This is an error in the welcome emails sent, however the signup journey when you signed up should have clearly stated that your ongoing price would be £11.99.

PlusNet should honour the original contract of sale.....
Making "excuses" when an error has been found at a later date, is not a good way of solving this, and compounding that with "only a small number of customers have been affected" 
The OP has been affected 100% and so have every one of the "small number of customers"......





Community Veteran
Posts: 17,404
Thanks: 1,443
Fixes: 16
Registered: 06-11-2007

Re: Breach of contract

Further investigation has revealed this site
http://www.which.co.uk/advice/your-rights-pricing-disputes/your-rights/index.jsp
and in particular this paragraph or two.....
Quote

After your order has been accepted
If your offer has been accepted (for example, you pay a deposit, or receive a confirmation email), generally you can insist that the retailer sells you the goods for the price they were advertised at.

If the retailer wants to charge you more, you may be able to buy the same item elsewhere and claim against the original trader for the difference in price.
To do this you should write to the retailer in the first instance, explaining what you are doing. If it doesn't agree to refund you the money, you will normally then have to take a claim to the small claims court.
The trader could try to argue that it made a mistake with the pricing which could make the contract void. But it would have to show that the price was so low that you must have known it was not genuine: for example, a new leather jacket with a price tag of £2 on it.
After the transaction is completed
If a retailer sells you something at the wrong price, the transaction is completed and you have your goods, it can't insist that you pay the extra at a later date.
(my change of colours)
Community Veteran
Posts: 1,699
Registered: 30-07-2007

Re: Breach of contract

@Shutter
Good research!  The act you want is the Supply of Goods and Services Act (the supply of broadband is the supply of a service not goods), but much of the content is broadly similar. That aside, there is certainly a contract, and part of that contract was the price that would be paid.  By definition, the "Welcome email" would be sent after the contract had been agreed, and therefore any information in it would probably not form part of the contract itself.
What information about cost was provided before the OP signed up?  If there wasn't any, then a "reasonable" charge could be made (and that's where the arguments will start Roll eyes )
If the original information was as quoted (and there wasn't the usual asterisk leading to clarification of the costs), then arguably the OP has a right to rely on that price.  How Amazon chooses to do business is a matter for Amazon, as long as they comply with the minimum legal requirements.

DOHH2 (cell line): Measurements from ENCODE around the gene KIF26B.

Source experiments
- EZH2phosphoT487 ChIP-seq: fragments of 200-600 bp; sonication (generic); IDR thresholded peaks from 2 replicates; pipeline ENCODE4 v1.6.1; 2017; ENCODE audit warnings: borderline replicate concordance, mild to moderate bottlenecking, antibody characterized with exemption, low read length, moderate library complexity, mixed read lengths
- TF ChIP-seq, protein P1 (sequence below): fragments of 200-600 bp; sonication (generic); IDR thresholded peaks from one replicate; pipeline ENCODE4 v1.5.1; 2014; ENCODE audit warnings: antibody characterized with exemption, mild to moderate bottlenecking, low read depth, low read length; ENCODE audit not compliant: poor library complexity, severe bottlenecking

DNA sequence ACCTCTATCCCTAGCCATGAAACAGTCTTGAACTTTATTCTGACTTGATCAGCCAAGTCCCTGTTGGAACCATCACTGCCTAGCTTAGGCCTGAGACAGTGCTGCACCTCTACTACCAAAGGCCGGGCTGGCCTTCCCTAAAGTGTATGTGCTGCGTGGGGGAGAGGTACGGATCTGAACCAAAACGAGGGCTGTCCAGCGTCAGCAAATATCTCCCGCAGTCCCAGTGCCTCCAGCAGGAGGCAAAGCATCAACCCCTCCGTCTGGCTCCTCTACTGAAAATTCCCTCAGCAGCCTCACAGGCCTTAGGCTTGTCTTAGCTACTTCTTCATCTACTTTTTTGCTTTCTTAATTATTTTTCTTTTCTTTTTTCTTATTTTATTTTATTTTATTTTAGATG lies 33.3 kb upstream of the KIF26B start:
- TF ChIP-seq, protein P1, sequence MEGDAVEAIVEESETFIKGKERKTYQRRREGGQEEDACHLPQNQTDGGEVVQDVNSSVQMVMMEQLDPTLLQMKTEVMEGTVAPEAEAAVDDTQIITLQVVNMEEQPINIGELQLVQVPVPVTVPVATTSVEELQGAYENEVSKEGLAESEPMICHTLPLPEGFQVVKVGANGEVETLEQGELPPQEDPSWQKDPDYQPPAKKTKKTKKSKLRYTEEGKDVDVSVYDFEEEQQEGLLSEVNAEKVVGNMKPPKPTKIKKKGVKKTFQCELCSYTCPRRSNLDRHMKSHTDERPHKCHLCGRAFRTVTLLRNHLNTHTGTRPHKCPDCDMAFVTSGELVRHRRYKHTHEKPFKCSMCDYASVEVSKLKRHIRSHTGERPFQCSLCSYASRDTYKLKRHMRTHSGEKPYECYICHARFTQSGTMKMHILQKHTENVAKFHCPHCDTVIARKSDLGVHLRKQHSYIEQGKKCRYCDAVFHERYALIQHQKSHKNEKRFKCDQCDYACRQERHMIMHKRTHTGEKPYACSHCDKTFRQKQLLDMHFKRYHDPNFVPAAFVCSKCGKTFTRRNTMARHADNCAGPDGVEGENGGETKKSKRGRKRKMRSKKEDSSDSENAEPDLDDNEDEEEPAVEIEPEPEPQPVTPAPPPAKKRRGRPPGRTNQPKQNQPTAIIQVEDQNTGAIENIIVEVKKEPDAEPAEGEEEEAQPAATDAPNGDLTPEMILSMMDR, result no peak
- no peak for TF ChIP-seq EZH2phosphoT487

As for the Which? information - there's lots of ifs and maybes.  Again it relates to goods not services, and finally it's one thing to be in the right and quite another for it to be worthwhile fighting it.
In short - if PN agree that they got it wrong, I would agree that  they should have to suck it up and accept the loss for a few months.
John
Mand
Grafter
Posts: 5,560
Thanks: 1
Registered: 05-04-2007

Re: Breach of contract

The signup journey displays the correct market price, going through signup and accepting the terms and conditions is deemed acceptance of that price.
The welcome email being incorrect in a small number of cases is a problem, and has been prioritised internally.
Community Veteran
Posts: 17,404
Thanks: 1,443
Fixes: 16
Registered: 06-11-2007

Re: Breach of contract

I think someone ought to get in touch with the original poster by "other means", to get this sorted out.....
the op states above....
Quote

When I applied to join Plusnet in December 2009 I was quoted a monthly subscription for the Plusnet Value package of £0.00 for the first 3 months, rising to £5.99 thereafter. I agreed to this and accepted a 12 month contract, which was quoted on my Welcome Letter.
I am now being informed that this was incorrect and I should now be paying £11.99 a month!!

Now Mand is saying that despite the "advertised product" (which "enticed" the OP to join Plusnet) saying one thing "The signup journey displays the correct market price etc., " 
and admitting  "The welcome email being incorrect"  the OP claims he had a "Welcome Letter" confirming the package "as advertised". ...
If the OP had been sent a welcome letter, or email, that showed a different subscription rate than that which he had originally been "enticed" with, then I am sure he would not have signed up .
It appears to me, that PlusNet, is now saying that it advertises its product with one price, and then when you go   
" through the signup and accepting the terms and conditions is deemed acceptance of that price. "
it can change the price and you have to accept it....regardless of what they advertised and confirm by "welcome letter".......
A contract is an agreement between two parties..... The customer agreed to one contract, but PlusNet are now proceeding with a different contract to what was originally agreed.
Now they are  trying to "apologise" for their error, (which of course the customer knew nothing about) and also because "only a small number of cases" are involved, then it is right for PlusNet to proceed on the different contract, and quote T&C`s that were "a bit one sided"  due to PlusNet not "agreeing to the OP`s T&C`s".... 
Quote

When I applied to join Plusnet in December 2009 I was quoted a monthly subscription for the Plusnet Value package of £0.00 for the first 3 months, rising to £5.99 thereafter.

I agreed to this and accepted a 12 month contract, which was quoted on my Welcome Letter.